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GambitRabbit

Family Relocation Back to US and Spousal Visa

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Dear Experts,

First off, hope everyone had a wonderful new year 2013 stateside, was cold and kind of boring out here in Europe... But heck, at least we have Apple TV to comfort us :-)

Any way, need some much needed advice with our slightly complex situation. Hoping you can help before we proceed with an immigration attorney to get all our papers complete...

I am a US citizen, wife is UK, we married in UK, living and working in Europe since then (about 4 years now)... This year we are planning to move to the US, I have a job lined up, and naturally my wife will join me.

Questions:

1. I know there is a non-visa waiver of 90 days for her, does that mean she can come for those 90 days and during those 90 we apply for the IR1/CR1 visa so she is not obligated to leave the US?

2. How will this affect my tax filings from before our move to after - do I need to file jointly? She would not be working, only myself.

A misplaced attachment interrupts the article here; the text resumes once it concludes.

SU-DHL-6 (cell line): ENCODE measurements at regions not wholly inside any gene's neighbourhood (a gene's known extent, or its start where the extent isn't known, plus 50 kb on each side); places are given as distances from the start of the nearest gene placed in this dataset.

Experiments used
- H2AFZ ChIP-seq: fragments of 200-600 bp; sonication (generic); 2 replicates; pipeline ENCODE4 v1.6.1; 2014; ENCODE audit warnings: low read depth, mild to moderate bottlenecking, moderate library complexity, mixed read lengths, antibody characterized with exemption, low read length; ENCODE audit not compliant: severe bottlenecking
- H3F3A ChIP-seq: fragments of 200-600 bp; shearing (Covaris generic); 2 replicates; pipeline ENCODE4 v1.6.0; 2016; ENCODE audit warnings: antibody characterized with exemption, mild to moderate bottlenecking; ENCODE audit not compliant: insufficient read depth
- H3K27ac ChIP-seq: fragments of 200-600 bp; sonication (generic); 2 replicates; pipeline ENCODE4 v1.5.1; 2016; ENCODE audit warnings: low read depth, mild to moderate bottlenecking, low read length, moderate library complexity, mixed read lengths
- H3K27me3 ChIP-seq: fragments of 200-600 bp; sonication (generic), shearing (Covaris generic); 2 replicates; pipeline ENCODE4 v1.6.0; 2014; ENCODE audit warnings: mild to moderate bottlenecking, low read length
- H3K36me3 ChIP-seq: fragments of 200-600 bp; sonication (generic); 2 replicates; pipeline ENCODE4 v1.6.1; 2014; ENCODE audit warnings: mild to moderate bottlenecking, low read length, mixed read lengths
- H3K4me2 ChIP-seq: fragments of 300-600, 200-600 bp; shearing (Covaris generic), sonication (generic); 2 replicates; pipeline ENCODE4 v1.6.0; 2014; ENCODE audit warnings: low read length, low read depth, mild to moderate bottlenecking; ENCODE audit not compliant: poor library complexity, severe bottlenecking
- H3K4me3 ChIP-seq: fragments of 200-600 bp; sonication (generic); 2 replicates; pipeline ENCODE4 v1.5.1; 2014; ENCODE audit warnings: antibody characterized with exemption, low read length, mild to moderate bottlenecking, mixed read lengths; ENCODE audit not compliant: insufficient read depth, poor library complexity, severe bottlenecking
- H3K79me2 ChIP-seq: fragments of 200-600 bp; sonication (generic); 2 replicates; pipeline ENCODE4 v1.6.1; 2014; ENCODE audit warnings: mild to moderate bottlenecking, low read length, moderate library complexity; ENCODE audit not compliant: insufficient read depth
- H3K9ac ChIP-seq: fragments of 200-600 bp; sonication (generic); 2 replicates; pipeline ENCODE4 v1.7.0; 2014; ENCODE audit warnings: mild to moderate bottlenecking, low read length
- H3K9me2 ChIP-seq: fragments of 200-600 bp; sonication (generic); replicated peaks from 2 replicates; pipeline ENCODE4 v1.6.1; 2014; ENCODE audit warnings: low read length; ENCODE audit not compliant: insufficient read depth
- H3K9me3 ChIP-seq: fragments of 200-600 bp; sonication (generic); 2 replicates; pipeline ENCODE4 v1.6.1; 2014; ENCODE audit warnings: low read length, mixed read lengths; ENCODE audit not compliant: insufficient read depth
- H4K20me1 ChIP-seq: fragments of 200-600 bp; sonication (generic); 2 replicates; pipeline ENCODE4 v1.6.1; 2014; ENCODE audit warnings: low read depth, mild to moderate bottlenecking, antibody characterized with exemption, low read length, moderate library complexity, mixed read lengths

3. Is there any alternative/simpler way for her to stay in the US without having to get IR1/CR1?

4. Does the visa require her to get a SSN and file taxes? Ideally, we just need a visa for her stay in the US indefinitely - she does not require a job, social services etc.

Thank you!

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Dear Experts,

First off, hope everyone had a wonderful new year 2013 stateside, was cold and kind of boring out here in Europe... But heck, at least we have Apple TV to comfort us :-)

Any way, need some much needed advice with our slightly complex situation. Hoping you can help before we proceed with an immigration attorney to get all our papers complete...

I am a US citizen, wife is UK, we married in UK, living and working in Europe since then (about 4 years now)... This year we are planning to move to the US, I have a job lined up, and naturally my wife will join me.

Questions:

1. I know there is a non-visa waiver of 90 days for her, does that mean she can come for those 90 days and during those 90 we apply for the IR1/CR1 visa so she is not obligated to leave the US?

2. How will this affect my tax filings from before our move to after - do I need to file jointly? She would not be working, only myself.

3. Is there any alternative/simpler way for her to stay in the US without having to get IR1/CR1?

4. Does the visa require her to get a SSN and file taxes? Ideally, we just need a visa for her stay in the US indefinitely - she does not require a job, social services etc.